This technique might be the single most effective non-invasive method for deactivating trigger points. So why isn’t it used more often?
Spray and Stretch is one of those strange trigger point treatment techniques that are extremely effective, but somehow under-used.
It could be because it’s simply not taught widely nowadays, or that it’s just somehow become unfashionable.
- Reduces migraine symptoms. …
- Numbs nerve irritation. …
- Helps treat mood disorders. …
- Reduces arthritic pain. …
- May help treat low-risk tumors. …
- May help prevent dementia and Alzheimer’s disease. …
- Treats atopic dermatitis and other skin conditions.
The spray and stretch technique, Cryotherapy is a learned modality that can quickly alleviate acute pain and restricted range of motion due to muscle trigger points. The application of a vapor coolant acts as a counterirritant to myofascial pain due to muscle spasms and trigger points.
Studies have Confirmed Positive Results
- Decreases pain sensation to allow the muscle to be stretched.
- Helps inactivate trigger points, relieve muscle spasms and reduce referred pain.
Hans Kraus (1941), who was the first to describe the technique of spray and stretch using ethyl chloride spray, used the technique for treating aches and sprains in circus performers.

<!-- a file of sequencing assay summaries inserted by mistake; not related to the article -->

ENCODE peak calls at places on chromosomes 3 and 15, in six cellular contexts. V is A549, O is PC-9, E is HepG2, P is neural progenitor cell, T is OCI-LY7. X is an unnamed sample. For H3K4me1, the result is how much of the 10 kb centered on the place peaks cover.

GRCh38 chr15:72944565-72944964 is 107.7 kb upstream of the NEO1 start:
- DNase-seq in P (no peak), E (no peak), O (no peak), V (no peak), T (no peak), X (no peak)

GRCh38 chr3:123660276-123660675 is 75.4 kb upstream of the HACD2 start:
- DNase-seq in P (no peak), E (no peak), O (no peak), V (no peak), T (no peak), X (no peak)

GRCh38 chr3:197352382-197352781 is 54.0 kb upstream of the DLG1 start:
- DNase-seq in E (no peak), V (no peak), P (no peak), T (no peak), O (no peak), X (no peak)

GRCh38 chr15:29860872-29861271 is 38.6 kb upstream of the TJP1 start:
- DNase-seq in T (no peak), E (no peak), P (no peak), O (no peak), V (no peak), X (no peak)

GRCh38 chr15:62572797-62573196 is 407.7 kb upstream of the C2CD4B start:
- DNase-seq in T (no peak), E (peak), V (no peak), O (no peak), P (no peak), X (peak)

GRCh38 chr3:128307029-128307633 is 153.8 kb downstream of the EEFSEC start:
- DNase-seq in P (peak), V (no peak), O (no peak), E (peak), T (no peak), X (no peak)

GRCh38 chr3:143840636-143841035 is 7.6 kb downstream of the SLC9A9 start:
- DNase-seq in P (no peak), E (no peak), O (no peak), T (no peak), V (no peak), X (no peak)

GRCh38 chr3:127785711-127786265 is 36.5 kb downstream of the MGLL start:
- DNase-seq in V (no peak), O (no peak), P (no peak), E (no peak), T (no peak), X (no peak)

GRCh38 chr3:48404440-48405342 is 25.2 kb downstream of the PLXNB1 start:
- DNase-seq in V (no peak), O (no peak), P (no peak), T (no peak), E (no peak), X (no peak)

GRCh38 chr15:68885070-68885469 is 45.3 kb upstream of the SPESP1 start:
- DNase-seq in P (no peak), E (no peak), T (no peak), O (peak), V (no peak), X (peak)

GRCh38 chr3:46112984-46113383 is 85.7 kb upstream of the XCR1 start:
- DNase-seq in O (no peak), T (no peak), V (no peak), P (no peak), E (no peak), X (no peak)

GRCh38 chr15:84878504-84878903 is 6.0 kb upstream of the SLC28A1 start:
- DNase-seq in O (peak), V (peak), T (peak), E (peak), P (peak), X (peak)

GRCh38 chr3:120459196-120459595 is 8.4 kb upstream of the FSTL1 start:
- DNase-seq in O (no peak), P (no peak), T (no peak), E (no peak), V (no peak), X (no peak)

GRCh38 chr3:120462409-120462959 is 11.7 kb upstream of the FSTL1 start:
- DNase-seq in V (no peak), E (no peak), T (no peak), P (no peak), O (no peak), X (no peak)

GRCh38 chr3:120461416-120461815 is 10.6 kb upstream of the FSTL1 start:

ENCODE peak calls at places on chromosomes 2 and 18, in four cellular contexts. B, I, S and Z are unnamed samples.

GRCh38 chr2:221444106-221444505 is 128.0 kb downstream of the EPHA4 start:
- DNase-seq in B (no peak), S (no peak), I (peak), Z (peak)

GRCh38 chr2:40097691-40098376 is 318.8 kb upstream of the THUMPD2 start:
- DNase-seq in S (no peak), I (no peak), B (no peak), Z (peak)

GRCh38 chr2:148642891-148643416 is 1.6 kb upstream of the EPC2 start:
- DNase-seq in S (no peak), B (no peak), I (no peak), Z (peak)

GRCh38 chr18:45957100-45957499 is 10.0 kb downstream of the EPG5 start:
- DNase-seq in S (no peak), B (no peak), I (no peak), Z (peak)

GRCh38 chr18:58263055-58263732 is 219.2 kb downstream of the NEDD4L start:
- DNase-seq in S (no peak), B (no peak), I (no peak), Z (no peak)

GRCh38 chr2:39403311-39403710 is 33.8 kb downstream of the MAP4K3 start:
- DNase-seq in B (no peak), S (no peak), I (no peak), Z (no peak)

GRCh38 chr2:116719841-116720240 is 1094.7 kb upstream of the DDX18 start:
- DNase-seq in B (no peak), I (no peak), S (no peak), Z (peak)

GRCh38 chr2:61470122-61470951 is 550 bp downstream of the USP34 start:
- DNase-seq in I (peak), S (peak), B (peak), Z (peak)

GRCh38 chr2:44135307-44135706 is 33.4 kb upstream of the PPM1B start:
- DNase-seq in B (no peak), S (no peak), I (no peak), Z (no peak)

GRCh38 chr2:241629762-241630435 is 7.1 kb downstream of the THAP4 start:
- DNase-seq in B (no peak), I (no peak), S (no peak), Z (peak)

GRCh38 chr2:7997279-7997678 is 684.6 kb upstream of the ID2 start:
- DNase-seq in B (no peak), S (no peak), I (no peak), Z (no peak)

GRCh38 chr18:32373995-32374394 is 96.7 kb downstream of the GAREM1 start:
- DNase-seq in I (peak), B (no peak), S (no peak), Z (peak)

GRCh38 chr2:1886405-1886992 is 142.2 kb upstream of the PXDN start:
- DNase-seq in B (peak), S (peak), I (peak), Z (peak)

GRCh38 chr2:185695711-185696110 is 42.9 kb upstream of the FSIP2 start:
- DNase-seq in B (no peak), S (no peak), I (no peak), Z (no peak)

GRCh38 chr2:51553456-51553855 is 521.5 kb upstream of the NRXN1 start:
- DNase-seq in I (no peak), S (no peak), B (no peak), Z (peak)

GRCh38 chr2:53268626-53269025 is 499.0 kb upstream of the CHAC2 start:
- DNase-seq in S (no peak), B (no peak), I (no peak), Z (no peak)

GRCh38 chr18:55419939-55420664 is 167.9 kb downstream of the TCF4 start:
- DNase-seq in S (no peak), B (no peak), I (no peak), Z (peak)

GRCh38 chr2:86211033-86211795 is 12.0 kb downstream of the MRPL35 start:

Since then, a number of coolant techniques have been developed to treat almost all trigger points.
These often appear to have a myorelaxant effect within a few seconds of application. A number of studies have confirmed positive results.
In fact, a 1998 study (Simons) summarised this technique as the “single most effective non-invasive method” for deactivating trigger points.
Ethyl chloride spray is highly flammable, toxic, and is considerably colder than is necessary. It is volatile and has even accidentally killed several patients and doctors.
Vapocoolents, such as a Fluori-Methane spray, are a safer alternative, although being a fluorocarbon, it may affect the ozone layer.
The recommended product (and sorry no, we don’t sell it) is Gebauer’s “Spray and Stretch”, as it is nontoxic and nonflammable.